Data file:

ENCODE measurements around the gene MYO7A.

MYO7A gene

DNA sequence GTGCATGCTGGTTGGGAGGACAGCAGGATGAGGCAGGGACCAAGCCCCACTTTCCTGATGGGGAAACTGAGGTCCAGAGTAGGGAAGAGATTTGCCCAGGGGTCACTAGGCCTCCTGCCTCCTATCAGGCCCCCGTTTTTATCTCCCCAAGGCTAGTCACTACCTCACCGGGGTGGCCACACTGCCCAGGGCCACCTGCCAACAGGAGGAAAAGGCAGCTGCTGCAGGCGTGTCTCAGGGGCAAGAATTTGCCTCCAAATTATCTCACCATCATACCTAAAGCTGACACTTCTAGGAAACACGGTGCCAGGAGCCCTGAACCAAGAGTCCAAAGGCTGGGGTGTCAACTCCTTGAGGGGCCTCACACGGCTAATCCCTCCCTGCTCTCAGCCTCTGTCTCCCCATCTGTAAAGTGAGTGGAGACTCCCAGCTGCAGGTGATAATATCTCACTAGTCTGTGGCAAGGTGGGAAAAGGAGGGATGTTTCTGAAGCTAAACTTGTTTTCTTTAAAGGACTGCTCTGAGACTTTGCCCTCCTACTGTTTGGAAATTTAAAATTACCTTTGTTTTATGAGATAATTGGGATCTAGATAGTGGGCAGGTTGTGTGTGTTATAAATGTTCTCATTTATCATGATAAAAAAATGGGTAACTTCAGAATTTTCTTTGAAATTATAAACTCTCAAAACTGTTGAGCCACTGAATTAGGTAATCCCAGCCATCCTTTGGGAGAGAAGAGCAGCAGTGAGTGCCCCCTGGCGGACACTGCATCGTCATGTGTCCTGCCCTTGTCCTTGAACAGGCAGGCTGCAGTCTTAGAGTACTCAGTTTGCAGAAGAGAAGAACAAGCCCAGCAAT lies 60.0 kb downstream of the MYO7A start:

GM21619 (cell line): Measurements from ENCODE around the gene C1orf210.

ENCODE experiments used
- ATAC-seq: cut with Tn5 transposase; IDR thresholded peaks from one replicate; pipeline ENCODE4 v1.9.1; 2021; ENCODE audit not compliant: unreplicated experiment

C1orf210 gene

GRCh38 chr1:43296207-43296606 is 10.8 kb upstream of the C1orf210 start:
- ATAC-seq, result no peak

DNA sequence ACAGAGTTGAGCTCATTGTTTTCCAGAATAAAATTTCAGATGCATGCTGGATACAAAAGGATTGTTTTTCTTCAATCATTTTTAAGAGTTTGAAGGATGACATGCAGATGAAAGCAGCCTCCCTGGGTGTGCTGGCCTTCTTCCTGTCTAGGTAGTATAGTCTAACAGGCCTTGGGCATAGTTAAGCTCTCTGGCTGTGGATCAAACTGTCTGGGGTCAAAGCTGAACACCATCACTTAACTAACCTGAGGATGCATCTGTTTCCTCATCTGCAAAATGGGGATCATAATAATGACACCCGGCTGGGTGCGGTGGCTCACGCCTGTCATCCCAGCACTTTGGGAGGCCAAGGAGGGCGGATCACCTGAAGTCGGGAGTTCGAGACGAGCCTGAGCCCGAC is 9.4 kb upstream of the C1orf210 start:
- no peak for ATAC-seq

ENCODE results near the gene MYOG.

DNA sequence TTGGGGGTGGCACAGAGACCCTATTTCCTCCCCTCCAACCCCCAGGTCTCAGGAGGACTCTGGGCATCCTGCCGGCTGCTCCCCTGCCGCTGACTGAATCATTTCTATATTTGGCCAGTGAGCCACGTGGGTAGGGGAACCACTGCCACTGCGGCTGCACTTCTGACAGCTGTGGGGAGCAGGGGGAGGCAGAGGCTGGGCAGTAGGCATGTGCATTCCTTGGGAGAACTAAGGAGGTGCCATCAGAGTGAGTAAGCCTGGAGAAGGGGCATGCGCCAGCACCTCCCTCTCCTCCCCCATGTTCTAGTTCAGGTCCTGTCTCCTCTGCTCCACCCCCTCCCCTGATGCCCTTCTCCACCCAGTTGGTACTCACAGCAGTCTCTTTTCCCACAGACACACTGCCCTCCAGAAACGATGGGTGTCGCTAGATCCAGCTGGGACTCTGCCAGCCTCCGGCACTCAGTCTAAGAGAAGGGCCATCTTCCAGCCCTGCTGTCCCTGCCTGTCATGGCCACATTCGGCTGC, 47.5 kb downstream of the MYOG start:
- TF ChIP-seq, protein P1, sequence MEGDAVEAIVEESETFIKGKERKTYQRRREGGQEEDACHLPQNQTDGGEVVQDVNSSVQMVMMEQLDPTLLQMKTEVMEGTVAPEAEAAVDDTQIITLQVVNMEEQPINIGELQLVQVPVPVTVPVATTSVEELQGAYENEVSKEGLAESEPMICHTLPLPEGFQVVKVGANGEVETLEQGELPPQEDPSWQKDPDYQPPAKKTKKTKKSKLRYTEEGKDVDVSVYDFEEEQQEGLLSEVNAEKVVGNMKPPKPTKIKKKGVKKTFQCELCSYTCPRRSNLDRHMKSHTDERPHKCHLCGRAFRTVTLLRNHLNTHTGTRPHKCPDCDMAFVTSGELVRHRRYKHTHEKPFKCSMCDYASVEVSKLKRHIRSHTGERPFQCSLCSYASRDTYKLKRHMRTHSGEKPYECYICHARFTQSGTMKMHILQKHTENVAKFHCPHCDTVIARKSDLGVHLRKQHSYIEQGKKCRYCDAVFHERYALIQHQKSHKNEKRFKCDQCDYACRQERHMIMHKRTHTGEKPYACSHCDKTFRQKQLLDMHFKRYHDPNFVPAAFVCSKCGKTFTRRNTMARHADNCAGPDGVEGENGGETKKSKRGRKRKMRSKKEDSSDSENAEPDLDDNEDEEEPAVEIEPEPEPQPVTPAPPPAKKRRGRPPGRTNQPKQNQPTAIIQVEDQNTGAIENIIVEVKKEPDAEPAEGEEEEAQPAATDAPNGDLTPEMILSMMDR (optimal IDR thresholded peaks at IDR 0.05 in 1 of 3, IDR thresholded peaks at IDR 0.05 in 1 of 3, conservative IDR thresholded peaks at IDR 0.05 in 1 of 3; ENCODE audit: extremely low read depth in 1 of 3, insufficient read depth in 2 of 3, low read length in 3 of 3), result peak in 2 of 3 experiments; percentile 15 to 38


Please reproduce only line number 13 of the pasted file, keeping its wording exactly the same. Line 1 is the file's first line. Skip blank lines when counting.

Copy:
DNA sequence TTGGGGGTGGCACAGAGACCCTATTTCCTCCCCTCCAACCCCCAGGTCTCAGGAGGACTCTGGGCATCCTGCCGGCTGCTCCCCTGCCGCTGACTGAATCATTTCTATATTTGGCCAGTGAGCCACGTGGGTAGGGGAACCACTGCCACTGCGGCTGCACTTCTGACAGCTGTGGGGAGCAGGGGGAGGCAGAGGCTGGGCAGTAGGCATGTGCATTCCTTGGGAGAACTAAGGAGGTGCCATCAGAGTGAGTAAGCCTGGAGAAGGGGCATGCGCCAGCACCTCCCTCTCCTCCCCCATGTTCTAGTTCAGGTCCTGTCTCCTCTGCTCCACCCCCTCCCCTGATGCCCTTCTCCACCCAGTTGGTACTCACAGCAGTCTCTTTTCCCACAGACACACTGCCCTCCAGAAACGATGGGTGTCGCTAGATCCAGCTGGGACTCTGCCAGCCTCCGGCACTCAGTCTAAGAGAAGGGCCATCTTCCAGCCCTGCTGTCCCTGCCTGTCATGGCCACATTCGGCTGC, 47.5 kb downstream of the MYOG start: